LETHBRIDGE -- Incumbent MP Rachael Harder won by a margin of more than 30,000 votes in Mondays federal election, but other candidates weren’t discouraged by the one sided win.

New Democratic Party candidate Shandi Bleiken finished second, with 9,419 votes, compared to Harder’s 41,580.

Bleiken says the campaign was the most incredible experience of her life, giving her a chance to provide a progressive voice for Lethbridge and Southern Alberta.  “I’m ecstatic,” she said.

Bleiken says she’s looking forward to the role the New Democrats can play under a minority government.

“I’m excited. I see an opportunity for us to push for the things Canadians desperately need. I see a chance for us to push for true universal pharmacare, that would hopefully include dental and vision.”

Both the New Democrats and Liberals experienced a drop in support from the 2015 election. 

Liberal Amy Bronson says she knew it would be tough to gain or hold ground in Lethbridge, but Bronson says they did everything they could.  “It’s okay,” she said.

She believes the Liberal win nationally will be good for Lethbridge, particularly when it comes to fighting the opioid crisis.  “We need to keep a federal leadership and federal partner that believe in funding the services we need in our community, and believes in getting us what we need to get through the opioid crisis as a country.”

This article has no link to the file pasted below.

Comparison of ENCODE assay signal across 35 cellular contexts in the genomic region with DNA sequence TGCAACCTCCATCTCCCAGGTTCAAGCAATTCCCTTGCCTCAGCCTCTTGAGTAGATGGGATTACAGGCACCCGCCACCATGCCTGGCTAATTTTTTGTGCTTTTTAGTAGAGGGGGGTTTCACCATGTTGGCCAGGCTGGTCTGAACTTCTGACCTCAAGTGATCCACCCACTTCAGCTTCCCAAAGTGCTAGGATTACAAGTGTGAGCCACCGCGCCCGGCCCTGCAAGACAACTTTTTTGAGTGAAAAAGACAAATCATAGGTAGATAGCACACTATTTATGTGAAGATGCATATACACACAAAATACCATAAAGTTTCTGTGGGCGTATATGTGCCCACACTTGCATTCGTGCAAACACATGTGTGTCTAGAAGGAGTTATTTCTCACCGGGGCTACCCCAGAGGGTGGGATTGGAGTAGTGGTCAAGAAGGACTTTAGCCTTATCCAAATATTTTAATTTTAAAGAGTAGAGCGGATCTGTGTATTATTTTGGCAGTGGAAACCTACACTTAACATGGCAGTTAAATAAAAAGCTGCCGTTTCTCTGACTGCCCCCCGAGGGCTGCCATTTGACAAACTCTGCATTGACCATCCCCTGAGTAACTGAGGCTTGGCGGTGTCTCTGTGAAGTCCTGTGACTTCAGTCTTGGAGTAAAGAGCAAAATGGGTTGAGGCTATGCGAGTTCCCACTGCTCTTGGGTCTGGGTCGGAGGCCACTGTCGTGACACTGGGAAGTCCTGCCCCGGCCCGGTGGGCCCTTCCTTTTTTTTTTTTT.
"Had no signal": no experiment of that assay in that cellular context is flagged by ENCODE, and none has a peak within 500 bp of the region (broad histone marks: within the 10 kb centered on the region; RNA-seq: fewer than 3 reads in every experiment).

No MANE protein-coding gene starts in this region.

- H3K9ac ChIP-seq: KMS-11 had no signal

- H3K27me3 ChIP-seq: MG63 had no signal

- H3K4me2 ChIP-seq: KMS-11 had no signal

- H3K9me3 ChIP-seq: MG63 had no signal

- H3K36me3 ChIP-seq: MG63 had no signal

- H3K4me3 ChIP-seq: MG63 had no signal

While still far behind, the Green Party was the only party other than the first time People’s Party of Canada to increase support from the last election.

Stephanie Watson says it’s hard to change the mindset in a Conservative Party stronghold, but adds, people of all parties will continue to work on it. “There are just a lot of disenfranchised voters. There are a lot of people who feel that their voices aren’t being heard.”

Watson says increasing popular support will help the Green Party when it comes to pushing for change on major policy issues. 

In winning reelection, Harder gathered 41,580 votes, which is 8,000 more than the other five candidates combined. 

“This election has shown I have tremendous support in this riding, and I feel incredibly honoured and blessed,” said Harder.

Harder says the one disappointment was that the party didn’t gain enough support nationally to form the government. “But in the meantime Canadians have trusted us to be the voice of Canadians, holding the government to account, and we are going to take that job seriously.”

Over 63,000 people voted in the Lethbridge riding this election, a turnout of almost 72 per cent. in 2015, the turnout was about 69 per cent.